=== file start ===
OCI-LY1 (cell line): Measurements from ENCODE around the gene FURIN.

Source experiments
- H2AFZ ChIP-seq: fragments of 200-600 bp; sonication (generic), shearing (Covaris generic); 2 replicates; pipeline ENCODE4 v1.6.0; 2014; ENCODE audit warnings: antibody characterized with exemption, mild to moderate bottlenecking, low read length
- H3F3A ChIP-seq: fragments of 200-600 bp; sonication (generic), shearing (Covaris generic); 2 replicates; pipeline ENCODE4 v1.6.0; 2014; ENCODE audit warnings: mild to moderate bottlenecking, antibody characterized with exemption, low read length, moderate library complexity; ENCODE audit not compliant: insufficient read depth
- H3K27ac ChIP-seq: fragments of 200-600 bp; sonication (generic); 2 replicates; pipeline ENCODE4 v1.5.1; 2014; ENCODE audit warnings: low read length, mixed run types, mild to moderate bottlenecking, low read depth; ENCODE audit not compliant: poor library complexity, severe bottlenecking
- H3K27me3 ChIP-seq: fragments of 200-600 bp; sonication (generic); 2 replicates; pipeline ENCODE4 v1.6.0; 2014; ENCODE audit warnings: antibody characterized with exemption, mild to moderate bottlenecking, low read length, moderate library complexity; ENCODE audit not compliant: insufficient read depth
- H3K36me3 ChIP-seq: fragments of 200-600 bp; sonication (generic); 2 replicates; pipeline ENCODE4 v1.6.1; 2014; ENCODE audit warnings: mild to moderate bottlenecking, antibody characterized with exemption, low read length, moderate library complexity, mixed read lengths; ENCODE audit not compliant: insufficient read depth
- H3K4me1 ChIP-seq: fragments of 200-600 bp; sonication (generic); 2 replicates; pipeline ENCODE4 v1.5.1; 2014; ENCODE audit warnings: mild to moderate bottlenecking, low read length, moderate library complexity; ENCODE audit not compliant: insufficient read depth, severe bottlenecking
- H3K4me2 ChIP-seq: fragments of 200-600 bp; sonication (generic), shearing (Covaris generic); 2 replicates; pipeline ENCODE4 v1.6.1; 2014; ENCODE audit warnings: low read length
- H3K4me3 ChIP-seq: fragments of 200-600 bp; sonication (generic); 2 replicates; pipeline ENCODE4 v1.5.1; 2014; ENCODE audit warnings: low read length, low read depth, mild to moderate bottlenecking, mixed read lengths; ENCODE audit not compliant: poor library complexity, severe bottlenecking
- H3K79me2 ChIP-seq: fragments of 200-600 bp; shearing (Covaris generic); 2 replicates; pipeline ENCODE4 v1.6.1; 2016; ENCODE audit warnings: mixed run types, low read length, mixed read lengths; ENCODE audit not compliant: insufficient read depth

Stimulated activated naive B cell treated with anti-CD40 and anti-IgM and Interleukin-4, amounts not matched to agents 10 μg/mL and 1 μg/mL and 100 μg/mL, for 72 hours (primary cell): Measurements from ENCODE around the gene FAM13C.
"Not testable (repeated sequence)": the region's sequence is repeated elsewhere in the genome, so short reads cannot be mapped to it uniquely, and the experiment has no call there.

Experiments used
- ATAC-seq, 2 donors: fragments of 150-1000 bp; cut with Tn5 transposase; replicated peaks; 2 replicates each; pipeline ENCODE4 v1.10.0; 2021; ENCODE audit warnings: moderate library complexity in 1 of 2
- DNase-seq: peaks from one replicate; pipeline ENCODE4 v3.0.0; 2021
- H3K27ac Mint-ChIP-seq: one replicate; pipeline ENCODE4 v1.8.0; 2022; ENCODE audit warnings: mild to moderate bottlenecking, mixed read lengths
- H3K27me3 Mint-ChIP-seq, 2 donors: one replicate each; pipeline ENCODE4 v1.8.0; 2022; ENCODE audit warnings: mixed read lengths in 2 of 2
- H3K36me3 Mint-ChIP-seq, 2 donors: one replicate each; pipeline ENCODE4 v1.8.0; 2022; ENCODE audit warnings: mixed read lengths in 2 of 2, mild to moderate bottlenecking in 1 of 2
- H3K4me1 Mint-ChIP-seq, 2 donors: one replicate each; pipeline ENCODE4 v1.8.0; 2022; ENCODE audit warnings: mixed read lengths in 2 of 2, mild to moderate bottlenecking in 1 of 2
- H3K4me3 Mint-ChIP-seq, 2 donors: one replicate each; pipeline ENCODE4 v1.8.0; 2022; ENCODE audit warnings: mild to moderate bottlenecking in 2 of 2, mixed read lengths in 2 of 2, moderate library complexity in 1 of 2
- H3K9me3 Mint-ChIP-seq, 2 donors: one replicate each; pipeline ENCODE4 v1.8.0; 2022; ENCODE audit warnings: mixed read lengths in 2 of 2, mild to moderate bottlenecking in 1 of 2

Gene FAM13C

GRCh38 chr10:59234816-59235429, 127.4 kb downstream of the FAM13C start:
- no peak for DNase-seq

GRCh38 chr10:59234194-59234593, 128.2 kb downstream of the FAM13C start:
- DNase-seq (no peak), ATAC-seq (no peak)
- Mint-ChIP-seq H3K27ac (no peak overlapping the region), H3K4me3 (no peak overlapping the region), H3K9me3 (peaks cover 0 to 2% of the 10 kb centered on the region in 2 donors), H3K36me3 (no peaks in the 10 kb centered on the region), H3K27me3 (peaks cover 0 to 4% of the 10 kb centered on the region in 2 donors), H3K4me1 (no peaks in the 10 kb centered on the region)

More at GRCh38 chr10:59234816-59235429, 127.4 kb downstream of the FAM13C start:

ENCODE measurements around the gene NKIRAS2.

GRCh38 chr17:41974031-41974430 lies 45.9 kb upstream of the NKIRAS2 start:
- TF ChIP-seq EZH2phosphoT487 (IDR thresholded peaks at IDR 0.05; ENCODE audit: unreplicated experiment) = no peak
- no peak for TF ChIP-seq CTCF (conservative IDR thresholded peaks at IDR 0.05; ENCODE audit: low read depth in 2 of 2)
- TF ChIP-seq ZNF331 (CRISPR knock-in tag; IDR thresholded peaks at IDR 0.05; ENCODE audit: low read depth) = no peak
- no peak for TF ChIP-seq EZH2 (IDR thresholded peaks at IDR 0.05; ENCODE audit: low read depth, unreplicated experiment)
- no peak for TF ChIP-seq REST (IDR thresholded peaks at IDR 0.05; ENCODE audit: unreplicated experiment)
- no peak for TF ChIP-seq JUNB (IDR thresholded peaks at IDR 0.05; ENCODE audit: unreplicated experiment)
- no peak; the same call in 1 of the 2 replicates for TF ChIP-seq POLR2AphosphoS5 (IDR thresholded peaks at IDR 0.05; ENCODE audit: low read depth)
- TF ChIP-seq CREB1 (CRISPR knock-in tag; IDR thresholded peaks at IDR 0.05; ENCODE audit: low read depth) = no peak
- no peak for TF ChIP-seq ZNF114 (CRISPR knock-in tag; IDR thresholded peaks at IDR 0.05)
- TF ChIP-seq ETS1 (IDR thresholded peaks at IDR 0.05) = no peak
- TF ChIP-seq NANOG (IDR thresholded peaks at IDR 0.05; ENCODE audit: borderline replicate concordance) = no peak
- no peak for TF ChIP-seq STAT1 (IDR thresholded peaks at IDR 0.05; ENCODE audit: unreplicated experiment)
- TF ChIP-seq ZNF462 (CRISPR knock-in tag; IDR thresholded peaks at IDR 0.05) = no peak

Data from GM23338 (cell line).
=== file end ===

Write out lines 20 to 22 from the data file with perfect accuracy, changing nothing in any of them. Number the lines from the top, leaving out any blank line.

- H3K4me1 Mint-ChIP-seq, 2 donors: one replicate each; pipeline ENCODE4 v1.8.0; 2022; ENCODE audit warnings: mixed read lengths in 2 of 2, mild to moderate bottlenecking in 1 of 2
- H3K4me3 Mint-ChIP-seq, 2 donors: one replicate each; pipeline ENCODE4 v1.8.0; 2022; ENCODE audit warnings: mild to moderate bottlenecking in 2 of 2, mixed read lengths in 2 of 2, moderate library complexity in 1 of 2
- H3K9me3 Mint-ChIP-seq, 2 donors: one replicate each; pipeline ENCODE4 v1.8.0; 2022; ENCODE audit warnings: mixed read lengths in 2 of 2, mild to moderate bottlenecking in 1 of 2